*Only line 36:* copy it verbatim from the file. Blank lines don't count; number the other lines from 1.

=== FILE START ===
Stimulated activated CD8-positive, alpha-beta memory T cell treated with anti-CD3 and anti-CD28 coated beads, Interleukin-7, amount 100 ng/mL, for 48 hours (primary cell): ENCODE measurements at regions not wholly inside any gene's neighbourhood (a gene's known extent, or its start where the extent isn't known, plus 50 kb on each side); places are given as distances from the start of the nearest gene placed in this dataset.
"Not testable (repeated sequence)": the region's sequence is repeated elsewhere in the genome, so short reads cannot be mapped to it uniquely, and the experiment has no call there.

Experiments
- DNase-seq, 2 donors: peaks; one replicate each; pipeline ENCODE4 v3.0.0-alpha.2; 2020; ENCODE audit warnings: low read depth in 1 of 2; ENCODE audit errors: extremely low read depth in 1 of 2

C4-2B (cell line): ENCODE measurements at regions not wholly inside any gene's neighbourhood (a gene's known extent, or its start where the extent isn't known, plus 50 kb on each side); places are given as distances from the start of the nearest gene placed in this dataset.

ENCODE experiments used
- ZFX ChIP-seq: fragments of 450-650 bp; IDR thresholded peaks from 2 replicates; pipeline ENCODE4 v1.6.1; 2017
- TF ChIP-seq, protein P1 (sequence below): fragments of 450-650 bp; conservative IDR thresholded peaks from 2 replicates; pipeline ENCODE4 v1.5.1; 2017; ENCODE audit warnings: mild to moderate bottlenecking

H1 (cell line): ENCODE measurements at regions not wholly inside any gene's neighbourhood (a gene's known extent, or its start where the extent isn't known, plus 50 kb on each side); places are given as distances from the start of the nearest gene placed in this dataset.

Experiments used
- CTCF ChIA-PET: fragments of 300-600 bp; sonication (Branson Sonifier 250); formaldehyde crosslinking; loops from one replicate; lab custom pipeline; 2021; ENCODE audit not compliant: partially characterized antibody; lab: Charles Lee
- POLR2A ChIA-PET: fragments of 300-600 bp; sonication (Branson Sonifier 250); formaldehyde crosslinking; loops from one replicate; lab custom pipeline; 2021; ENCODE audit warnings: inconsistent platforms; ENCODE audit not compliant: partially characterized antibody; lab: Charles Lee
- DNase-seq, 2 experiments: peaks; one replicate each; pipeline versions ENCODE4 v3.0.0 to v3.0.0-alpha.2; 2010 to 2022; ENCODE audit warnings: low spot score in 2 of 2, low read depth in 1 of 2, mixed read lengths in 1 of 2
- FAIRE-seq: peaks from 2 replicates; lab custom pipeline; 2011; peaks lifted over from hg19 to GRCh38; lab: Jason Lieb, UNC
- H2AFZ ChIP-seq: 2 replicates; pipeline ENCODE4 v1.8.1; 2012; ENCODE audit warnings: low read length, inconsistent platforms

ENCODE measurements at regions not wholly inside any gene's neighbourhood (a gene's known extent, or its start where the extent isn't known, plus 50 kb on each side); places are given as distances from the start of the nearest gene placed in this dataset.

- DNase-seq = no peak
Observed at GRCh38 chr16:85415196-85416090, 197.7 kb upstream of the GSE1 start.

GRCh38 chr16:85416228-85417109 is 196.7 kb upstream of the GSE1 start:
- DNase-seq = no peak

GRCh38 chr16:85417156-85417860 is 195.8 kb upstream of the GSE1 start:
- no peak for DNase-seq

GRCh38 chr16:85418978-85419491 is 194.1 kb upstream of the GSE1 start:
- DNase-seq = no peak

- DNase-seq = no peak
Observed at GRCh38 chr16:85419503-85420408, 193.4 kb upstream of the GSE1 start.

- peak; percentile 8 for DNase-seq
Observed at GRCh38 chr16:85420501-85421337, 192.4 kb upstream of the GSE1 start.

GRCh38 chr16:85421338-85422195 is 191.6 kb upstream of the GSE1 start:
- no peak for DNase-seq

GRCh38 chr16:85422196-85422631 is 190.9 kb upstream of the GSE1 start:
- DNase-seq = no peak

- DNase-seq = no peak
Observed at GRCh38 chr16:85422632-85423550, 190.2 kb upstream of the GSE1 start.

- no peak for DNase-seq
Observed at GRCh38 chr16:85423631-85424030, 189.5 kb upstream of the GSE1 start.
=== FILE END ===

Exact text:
Observed at GRCh38 chr16:85423631-85424030, 189.5 kb upstream of the GSE1 start.